Majority say should be tougher sentences for burglars who target families and the vulnerable
- New research amongst prisoners reveals that almost three quarters (73%) said they thought judges are too lenient on burglars, especially when their victims include the young and vulnerable
- Six in 10 (61%) of prisoners serving time for burglary admitted they had not considered the impact of their crimes on youngsters living in the houses they broke into
- Nine in ten (93%) said they would feel guilty if they knew that any children had been left traumatised by their crimes
Three out of four prisoners believe burglars who target homes where children live should receive tougher sentences, according to a new report.
In a revealing survey of Britain’s prison population, 73% of convicts said they thought judges are too lenient on burglars, especially when their victims include the young and vulnerable.
In the survey, part of ADT’s Take No More campaign and conducted in partnership with national prison newspaper Inside Time, six in 10 (61%) prisoners serving time for burglary admitted they had not considered the impact of their crimes on youngsters living in the houses they broke into.
However, nine in ten (93%) said they would feel guilty if they knew that any children had been left traumatised by their crimes.
Meanwhile, two fifths of convicts claimed they were “surprised” that youngsters often suffer from long-term traumas including bedwetting, nightmares and self-confidence issues after their family’s homes are burgled, according to the survey.
The study interviewed 125 male and 21 female prisoners, including 75 convicted burglars. Revealingly, half of all the prisoners surveyed said they had been a victim of burglary at some point, and that the experience had left them feeling “angry” and “violated”.
But of those serving time for burglary, 43% said they didn’t think about how children would be affected before breaking in to a property, while 16% said they believed their crime had little or no impact on the people whose home they burgled.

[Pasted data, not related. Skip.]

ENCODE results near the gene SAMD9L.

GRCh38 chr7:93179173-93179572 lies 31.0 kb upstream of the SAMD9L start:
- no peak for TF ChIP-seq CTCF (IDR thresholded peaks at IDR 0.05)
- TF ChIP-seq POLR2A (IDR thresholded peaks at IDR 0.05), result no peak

Interestingly though, a large proportion of convicted burglars claimed they would feel guilty if they knew their break-in had impacted directly on a family or vulnerable person, with 92% saying they would regret causing suffering to an elderly or disabled person, and 93% with a child.
23% of respondents say they were surprised to hear burglaries can affect a child’s ability to sleep, and 26% that it can lead to recurring nightmares.
Another 41% say they didn’t know that the experience can affect a youngsters’ self-confidence and performance at school, and 38% didn’t realise that it can lead to increased episodes of bedwetting.
The research findings show that it’s important to educate prisoners about the impact burglaries can have to help reduce the incidence of reoffending and protect more families from the trauma of break-ins.
In response to the findings, ADT, Britain’s leading security firm, is now aiming to target offenders by showing them the real effect when they burgle a family home, with a hard-hitting campaign in prison newspaper Inside Time. The aim of which will be to prevent reoffending by leading burglars to see the real impacts of targeting a family home.
Joining us now to discuss is former inmate Noel Smith, now editor of Inside Time and David Wilson Professor of Criminology at Birmingham University.